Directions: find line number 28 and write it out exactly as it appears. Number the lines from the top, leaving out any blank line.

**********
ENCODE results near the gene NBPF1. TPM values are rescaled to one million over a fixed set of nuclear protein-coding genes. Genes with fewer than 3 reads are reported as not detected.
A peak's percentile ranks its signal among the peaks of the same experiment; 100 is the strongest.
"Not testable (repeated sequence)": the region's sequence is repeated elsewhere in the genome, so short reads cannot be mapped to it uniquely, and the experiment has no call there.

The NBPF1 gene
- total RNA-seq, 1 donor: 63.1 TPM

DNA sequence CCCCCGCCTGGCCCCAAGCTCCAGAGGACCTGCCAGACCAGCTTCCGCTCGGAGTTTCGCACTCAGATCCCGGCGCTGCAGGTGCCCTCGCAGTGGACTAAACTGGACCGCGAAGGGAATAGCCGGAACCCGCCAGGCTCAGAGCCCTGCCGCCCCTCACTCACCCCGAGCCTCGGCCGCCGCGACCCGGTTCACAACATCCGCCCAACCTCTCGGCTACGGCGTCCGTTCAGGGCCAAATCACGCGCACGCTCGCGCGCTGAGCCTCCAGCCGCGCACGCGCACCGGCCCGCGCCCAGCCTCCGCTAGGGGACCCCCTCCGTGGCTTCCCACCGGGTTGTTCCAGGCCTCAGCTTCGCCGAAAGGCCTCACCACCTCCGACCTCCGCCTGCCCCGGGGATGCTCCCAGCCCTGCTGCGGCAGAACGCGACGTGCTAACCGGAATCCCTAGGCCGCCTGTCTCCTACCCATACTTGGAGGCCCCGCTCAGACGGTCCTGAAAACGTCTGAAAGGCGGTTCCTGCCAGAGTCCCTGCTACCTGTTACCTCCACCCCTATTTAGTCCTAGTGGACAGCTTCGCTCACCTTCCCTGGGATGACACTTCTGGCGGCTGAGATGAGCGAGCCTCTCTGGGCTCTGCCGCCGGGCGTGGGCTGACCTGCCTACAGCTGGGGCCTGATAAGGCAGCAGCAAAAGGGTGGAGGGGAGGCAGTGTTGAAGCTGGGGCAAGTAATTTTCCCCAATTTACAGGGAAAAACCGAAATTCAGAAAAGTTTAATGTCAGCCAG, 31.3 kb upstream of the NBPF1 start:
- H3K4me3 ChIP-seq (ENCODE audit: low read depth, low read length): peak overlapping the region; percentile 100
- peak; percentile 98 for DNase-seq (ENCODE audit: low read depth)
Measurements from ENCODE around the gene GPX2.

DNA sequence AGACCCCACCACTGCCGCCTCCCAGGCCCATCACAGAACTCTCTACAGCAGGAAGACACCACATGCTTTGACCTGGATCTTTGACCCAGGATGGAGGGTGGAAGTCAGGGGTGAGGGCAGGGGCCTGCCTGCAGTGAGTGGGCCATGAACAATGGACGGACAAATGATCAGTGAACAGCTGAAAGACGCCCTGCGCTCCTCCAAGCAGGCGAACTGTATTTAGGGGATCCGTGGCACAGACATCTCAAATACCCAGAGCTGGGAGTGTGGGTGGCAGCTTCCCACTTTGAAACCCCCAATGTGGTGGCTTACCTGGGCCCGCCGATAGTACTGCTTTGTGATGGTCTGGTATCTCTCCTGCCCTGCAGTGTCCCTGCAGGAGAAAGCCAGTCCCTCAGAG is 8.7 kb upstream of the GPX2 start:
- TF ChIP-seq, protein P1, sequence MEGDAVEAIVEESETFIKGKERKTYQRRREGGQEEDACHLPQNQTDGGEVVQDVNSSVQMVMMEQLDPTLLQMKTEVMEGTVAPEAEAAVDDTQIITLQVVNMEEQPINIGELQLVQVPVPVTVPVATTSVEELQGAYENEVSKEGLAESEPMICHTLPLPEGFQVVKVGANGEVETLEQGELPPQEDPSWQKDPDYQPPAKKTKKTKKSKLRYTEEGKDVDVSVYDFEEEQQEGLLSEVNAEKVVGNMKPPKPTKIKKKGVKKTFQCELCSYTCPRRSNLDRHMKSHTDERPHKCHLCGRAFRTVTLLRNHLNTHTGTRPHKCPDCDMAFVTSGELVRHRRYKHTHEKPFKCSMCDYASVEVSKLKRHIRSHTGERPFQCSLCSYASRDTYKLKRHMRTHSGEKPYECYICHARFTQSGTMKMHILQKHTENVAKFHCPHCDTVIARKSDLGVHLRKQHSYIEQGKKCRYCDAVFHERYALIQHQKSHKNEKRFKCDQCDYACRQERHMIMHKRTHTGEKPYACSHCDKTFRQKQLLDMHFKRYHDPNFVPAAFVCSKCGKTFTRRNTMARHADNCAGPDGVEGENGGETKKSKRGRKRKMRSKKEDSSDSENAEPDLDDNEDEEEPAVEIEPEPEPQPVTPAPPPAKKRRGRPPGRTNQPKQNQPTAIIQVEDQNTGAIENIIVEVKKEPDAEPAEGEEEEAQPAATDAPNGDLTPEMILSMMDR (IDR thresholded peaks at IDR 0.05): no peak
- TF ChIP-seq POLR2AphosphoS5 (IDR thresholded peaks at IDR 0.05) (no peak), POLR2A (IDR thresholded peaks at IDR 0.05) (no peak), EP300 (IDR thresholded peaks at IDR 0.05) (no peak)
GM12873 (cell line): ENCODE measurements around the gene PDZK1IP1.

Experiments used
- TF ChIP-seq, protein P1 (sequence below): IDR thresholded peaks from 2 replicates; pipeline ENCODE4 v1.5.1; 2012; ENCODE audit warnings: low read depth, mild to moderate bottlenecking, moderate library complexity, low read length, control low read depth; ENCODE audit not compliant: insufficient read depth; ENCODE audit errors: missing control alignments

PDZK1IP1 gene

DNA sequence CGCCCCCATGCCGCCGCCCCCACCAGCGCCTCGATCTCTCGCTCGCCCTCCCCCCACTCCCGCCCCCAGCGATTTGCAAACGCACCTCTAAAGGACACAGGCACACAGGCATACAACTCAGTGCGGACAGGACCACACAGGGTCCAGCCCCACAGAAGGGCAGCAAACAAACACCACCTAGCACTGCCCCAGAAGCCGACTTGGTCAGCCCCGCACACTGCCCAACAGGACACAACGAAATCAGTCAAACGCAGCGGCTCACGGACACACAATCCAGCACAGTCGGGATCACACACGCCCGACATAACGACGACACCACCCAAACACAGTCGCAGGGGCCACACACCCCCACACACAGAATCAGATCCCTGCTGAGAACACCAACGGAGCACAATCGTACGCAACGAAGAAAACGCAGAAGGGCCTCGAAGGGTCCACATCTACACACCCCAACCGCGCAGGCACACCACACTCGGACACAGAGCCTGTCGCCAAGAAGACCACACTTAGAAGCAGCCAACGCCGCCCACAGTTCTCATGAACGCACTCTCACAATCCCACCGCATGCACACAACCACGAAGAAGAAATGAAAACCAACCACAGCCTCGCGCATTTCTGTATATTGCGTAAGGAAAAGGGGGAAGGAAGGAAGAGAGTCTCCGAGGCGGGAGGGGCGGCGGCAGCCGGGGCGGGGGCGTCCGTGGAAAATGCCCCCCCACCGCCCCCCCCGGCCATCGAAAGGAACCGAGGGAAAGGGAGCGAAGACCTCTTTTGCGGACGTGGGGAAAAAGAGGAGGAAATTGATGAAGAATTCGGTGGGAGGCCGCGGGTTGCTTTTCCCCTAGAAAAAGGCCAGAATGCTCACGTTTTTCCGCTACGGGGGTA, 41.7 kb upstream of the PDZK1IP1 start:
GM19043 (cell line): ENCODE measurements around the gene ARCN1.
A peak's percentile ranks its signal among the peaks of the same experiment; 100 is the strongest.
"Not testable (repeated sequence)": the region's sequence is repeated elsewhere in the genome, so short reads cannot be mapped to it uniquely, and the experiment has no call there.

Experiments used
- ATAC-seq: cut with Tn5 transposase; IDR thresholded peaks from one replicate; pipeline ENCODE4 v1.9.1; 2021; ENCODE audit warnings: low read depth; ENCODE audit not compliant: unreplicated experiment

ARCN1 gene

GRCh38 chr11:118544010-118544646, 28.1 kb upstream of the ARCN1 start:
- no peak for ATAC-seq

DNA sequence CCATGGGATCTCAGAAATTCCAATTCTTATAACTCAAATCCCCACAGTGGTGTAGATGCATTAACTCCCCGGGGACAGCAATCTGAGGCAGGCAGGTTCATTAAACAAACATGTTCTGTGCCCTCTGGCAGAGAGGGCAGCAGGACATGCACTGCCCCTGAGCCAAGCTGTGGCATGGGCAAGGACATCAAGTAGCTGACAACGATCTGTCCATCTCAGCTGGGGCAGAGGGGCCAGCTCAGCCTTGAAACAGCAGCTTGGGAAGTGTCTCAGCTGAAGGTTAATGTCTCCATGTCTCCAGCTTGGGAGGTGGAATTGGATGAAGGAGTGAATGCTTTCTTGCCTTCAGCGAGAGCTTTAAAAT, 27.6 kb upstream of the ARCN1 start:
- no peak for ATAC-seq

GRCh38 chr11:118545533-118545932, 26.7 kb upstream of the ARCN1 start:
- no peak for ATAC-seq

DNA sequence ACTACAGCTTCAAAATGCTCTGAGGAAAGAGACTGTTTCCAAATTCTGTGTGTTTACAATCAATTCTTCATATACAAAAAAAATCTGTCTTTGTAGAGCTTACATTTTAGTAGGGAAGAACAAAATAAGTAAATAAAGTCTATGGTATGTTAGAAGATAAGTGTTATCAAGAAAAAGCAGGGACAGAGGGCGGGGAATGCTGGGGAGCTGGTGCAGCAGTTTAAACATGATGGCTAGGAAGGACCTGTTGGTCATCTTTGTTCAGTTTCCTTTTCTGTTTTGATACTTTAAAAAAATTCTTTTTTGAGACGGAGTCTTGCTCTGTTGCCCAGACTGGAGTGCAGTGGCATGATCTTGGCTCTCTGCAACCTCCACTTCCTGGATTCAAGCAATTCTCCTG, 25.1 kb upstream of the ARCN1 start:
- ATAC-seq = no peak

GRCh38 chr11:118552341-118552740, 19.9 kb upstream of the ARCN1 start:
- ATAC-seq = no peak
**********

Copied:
GRCh38 chr11:118545533-118545932, 26.7 kb upstream of the ARCN1 start: